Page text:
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THIS PROPOSED PARK area in Parksville will be partially carved from 80 acres that will be removed as part of the process of turning Route 17 into Interstate 86. Town of Rockland Engineer Wes Illing believes that the runoff from the clearing will have the potential of worsening any flooding in Livingston Manor. The proposed Interstate 86 with northbound exit ramp is at the left. Current Route 17 will be reduced to a two-lane road as seen at right.

Fear that I-86 project will worsen flooding

By Jeanne Sager
PARKSVILLE — April 4, 2008 — What the state won’t do the people of Parksville are going to try.
The chosen path of the I-86 interchange around the hamlet will require clearing of nearly 80 acres of land.
With land clearing comes the possibility of water run-off.
According to Wes Illing, engineer for the Town of Rockland, that run-off could be disastrous for the people of Livingston Manor.
He contends the run-off essentially written off by the state in its State Environmental Quality Review Act (SEQRA) statement report has the potential to increase the damaging impacts of a flooding event in the Manor.
He brought the issue to the state at a meeting in January with a plan – buy up a section of wetlands in Parksville and create a stormwater retention pond.
The response?
“They’ve basically blown us off, said it’s too late,” Illing said. “They had a bogus stormwater plan.”
A call to the state NYS Department of Transportation office of communications to confirm the state’s stance wasn’t returned.
In its SEQR, the state says its chosen alternative will put the four new expressway lanes farther away from the Little Beaver Kill “providing effective stormwater management that benefits the creek by providing additional space for natural filtration and heat.”
The report also notes “the project would not constitute a significant floodplain encroachment.”
The folks in Rockland disagree.
“I’m not an expert on flooding, but a lot of people in Livingston Manor claim the Little Beaver Kill is the culprit, not the Willowemoc,” said Rockland Supervisor Pat Casey. “When we get a big storm, it backs up and floods the hamlet.”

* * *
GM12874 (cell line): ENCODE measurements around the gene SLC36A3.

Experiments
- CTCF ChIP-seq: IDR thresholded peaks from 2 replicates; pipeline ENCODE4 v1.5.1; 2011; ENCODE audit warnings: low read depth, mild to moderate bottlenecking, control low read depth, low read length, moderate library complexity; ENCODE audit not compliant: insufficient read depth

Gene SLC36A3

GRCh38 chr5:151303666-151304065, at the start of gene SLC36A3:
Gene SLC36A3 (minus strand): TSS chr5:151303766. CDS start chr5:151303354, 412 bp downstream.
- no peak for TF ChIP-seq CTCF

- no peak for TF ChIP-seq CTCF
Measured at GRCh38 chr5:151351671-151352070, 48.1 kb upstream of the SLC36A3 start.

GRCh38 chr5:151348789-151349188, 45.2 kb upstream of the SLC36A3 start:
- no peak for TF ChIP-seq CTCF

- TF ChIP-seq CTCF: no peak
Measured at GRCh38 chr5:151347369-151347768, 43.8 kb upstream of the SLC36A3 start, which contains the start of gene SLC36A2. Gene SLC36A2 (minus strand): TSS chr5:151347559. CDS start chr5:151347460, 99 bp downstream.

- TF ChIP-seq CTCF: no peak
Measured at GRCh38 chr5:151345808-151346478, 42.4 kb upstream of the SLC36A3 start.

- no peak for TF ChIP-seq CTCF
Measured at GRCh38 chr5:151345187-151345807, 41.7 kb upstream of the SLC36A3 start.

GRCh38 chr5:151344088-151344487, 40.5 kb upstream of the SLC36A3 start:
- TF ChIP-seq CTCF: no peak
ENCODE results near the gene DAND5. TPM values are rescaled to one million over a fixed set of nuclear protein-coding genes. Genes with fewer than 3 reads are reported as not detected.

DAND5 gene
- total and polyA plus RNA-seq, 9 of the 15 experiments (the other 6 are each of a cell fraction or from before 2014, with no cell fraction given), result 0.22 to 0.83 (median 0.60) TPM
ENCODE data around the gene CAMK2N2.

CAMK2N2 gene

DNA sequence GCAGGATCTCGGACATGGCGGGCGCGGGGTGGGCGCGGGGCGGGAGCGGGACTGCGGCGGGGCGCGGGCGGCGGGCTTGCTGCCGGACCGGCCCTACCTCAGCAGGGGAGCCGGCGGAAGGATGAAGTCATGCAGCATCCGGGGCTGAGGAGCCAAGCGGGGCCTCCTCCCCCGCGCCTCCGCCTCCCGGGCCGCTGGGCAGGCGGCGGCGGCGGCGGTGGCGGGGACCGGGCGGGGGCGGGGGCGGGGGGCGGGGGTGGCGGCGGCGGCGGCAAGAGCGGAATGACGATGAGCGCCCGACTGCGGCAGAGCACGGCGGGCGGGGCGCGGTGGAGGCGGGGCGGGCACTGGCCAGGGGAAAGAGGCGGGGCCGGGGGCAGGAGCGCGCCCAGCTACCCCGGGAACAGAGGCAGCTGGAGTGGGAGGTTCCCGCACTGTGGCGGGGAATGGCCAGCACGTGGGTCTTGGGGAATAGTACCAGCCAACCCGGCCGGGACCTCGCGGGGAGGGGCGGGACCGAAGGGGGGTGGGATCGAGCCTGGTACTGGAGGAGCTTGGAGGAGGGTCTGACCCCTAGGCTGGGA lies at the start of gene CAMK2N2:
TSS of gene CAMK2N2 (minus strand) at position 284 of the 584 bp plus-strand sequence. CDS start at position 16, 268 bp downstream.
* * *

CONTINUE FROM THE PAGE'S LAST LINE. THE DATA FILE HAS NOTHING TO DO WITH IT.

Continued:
But he’s been hearing the same thing from the state – “don’t worry about it.”
“The SEQRA process is an important process,” Illing noted. “To blow through it . . . I just don’t think it’s reasonable.”
Reading the questions on the long form of a standard SEQRA review, Illing picked out questions he said the state ignored.
“Will proposed action affect surface or groundwater quality or quantity?” he asked. “Yes, it will affect quantity.
“Will proposed action alter drainage flow or patterns or surface water runoff? Yes, there’s a potentially large impact,” Illing continued.
He read off examples listed on the long form in relation to a project’s affect on flooding,.
“It would be a big yes,” he said.
Then he pointed to an option on the long form of the SEQR – “can impact be mitigated by project change.”
“There would be a large impact, but could it be mitigated? YES!” he said.
Rockland has been reaching out for help – a meeting was held just last week with the Army Corps of Engineers, and Casey has spoken with both County Planning Commissioner Dr. Bill Pammer and representatives of Congressman Maurice Hinchey’s office.
The folks in Parksville are undaunted.
While Rockland officials continue to shake the political trees for help, Parksville residents are moving ahead with their own plans.
Last year they formed a committee, Parksville Priorities, with a mix of business owners and residents who want to bring the hamlet back to life even as the main artery running through it is being removed by the state.
With Illing as its chair, the group has a host of plans on its slate to generate business interest in the hamlet.
And now they’ve taken on the job of helping Livingston Manor – and helping themselves.
The swath of land Illing identified for the stormwater retention pond has the makings of a perfect park, he said.
“A lot of it’s wetlands, it’s not like it’s good for building,” he explained. “But there are areas we could carve out a little soccer field for the kids, areas we could carve out a dog park.”
Parksville Priorities is in the midst of filing for its non-profit status, and they’ll begin fund-raising soon to fund the land purchase it will take to create the park and pond.
“We can build it ourselves,” Illing said.
With that attitude, the folks at Parksville Priorities are determined to keep their hamlet on the map.

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